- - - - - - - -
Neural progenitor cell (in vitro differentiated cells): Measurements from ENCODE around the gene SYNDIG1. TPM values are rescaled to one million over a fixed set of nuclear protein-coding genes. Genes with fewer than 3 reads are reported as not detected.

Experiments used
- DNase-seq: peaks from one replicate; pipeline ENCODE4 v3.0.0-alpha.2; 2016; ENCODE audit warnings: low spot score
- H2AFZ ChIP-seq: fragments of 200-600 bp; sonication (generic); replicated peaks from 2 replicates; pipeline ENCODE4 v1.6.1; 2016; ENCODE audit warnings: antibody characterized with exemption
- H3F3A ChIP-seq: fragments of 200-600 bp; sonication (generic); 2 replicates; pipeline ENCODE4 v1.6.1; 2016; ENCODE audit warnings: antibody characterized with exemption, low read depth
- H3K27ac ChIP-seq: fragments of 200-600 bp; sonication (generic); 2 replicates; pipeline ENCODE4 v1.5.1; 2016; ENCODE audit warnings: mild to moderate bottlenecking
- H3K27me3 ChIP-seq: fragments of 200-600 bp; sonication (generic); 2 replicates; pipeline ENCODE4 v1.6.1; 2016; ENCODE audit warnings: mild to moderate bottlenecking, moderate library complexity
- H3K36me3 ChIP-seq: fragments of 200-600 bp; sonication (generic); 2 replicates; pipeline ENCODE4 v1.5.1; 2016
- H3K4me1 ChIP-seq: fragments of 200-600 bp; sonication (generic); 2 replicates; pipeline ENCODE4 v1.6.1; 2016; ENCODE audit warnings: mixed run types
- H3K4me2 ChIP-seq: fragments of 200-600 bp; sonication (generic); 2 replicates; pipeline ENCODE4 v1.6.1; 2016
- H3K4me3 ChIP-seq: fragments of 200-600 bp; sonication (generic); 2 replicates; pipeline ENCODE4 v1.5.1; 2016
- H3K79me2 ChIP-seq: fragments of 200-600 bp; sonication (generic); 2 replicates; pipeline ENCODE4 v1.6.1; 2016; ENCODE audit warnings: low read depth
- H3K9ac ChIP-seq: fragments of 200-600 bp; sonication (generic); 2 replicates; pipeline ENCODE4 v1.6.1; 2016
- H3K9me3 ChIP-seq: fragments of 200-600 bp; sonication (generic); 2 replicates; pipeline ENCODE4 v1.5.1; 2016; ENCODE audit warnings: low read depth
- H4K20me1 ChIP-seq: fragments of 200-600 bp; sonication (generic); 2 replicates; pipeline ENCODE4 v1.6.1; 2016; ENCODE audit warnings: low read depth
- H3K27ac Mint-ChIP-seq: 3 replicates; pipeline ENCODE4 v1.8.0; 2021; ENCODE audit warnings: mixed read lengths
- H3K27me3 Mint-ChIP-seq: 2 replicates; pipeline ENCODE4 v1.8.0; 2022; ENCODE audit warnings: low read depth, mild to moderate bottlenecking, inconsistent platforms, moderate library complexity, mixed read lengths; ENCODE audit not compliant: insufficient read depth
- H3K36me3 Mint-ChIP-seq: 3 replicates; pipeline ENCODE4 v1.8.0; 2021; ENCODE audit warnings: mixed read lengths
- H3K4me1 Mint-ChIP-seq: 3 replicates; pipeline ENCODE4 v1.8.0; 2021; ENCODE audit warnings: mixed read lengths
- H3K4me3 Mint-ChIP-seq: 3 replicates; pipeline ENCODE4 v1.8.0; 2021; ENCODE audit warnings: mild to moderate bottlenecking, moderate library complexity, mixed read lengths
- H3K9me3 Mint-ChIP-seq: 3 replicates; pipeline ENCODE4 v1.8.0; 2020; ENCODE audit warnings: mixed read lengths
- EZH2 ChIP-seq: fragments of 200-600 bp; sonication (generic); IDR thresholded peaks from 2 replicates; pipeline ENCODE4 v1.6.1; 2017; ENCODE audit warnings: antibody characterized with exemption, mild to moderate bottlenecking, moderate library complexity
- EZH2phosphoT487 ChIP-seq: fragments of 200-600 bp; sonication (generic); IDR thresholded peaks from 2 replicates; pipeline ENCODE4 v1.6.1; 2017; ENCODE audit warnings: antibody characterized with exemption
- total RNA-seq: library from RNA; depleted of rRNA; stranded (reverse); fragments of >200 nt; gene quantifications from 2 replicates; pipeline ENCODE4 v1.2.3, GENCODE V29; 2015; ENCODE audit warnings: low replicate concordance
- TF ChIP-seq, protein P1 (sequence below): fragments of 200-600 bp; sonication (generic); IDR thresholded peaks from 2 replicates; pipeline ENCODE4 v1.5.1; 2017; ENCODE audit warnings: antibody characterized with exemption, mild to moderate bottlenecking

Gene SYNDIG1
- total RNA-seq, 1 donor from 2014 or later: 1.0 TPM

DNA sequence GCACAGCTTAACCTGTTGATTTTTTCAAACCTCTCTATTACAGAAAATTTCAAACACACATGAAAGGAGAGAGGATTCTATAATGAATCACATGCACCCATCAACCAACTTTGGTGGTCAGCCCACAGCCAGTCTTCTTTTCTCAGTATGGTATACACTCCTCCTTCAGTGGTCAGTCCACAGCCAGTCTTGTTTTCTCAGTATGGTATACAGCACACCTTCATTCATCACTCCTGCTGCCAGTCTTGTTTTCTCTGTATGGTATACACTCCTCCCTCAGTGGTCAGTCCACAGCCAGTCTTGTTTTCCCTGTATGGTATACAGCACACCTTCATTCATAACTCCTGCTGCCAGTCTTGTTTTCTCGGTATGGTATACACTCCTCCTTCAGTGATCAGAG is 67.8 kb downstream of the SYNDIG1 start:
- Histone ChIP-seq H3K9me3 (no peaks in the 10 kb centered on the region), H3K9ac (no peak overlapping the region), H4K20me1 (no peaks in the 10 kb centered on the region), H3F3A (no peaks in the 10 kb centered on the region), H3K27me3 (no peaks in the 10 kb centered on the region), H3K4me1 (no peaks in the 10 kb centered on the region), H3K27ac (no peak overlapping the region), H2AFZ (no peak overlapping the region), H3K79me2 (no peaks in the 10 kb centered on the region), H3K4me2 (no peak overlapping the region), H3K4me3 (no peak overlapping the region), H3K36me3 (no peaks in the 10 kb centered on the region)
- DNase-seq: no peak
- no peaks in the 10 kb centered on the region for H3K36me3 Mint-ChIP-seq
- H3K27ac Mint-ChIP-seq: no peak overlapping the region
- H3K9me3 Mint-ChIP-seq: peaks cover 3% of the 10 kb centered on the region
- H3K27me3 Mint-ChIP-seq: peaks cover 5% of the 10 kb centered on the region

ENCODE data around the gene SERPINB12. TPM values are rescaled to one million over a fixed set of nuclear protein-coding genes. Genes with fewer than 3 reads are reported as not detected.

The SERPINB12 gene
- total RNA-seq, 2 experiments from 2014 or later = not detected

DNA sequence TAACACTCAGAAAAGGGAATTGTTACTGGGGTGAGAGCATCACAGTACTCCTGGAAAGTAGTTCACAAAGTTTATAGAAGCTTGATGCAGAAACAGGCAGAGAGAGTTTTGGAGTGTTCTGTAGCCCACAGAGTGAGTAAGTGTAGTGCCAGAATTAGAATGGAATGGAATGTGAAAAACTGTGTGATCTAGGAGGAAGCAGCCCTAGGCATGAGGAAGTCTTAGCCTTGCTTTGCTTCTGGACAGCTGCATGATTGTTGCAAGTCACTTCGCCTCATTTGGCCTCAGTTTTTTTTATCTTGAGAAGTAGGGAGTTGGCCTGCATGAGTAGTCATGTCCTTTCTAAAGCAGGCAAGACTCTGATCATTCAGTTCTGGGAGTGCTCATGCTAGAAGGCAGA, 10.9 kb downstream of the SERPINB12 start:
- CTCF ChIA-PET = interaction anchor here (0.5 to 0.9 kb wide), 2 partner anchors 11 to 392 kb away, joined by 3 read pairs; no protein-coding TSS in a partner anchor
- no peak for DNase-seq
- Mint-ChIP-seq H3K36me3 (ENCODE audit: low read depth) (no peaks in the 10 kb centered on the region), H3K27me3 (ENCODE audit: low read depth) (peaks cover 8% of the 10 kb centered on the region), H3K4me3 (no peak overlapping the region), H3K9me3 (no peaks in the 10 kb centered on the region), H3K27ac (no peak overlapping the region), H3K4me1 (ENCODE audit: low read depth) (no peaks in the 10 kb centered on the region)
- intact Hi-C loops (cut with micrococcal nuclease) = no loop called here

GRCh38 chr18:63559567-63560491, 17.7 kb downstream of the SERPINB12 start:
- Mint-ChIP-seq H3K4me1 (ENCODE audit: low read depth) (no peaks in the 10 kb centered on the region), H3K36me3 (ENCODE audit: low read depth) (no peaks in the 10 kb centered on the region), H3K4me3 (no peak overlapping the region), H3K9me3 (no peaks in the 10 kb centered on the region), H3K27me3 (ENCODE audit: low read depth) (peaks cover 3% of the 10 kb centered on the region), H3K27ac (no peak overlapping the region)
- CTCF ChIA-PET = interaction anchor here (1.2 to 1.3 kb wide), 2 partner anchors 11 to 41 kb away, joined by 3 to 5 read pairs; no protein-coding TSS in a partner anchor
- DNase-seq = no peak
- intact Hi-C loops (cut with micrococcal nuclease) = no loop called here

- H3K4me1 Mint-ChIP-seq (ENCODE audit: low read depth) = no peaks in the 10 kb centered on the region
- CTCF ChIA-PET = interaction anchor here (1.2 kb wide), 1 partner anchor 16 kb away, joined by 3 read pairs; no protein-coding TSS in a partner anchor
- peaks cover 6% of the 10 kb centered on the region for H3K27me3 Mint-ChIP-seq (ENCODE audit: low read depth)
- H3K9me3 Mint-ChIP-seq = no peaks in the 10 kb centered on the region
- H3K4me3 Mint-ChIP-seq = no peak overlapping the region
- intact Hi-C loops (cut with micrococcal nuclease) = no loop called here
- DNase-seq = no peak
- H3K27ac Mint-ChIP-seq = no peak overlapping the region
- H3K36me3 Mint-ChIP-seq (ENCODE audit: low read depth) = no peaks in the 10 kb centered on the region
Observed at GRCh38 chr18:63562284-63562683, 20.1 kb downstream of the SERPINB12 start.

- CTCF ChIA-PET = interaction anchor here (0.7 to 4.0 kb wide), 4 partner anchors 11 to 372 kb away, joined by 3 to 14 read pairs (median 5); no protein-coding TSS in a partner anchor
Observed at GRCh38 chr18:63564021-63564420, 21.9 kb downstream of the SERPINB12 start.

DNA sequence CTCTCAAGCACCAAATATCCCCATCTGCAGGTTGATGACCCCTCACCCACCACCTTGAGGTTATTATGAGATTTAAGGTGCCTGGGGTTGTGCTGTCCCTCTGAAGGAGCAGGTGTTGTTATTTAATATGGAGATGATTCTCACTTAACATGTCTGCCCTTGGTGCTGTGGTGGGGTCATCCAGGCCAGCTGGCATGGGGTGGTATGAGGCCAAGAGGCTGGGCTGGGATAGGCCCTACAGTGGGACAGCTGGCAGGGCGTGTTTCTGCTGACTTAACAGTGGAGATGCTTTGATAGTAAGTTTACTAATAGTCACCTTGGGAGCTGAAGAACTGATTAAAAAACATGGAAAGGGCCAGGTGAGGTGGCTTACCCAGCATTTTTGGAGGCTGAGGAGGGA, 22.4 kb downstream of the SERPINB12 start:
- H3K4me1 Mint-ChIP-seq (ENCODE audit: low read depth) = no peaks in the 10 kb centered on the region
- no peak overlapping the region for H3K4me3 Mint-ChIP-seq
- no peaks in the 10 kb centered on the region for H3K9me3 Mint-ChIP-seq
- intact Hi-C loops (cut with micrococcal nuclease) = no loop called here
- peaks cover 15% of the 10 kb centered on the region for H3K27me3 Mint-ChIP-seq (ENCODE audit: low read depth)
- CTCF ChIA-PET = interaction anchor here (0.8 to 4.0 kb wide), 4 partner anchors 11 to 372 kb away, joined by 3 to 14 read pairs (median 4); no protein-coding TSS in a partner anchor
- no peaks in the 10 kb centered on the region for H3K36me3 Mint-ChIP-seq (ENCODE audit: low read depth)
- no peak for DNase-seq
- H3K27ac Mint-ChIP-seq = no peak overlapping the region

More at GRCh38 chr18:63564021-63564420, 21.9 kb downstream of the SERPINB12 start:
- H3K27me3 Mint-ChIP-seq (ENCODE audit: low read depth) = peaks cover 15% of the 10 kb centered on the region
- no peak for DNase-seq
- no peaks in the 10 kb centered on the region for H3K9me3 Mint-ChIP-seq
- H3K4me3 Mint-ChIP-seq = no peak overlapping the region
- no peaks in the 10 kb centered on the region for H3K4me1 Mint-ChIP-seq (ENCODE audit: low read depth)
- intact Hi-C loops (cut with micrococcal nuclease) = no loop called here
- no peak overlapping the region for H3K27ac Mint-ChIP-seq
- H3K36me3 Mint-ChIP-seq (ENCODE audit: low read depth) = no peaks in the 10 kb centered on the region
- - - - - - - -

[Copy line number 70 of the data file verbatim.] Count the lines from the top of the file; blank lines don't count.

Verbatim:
More at GRCh38 chr18:63564021-63564420, 21.9 kb downstream of the SERPINB12 start: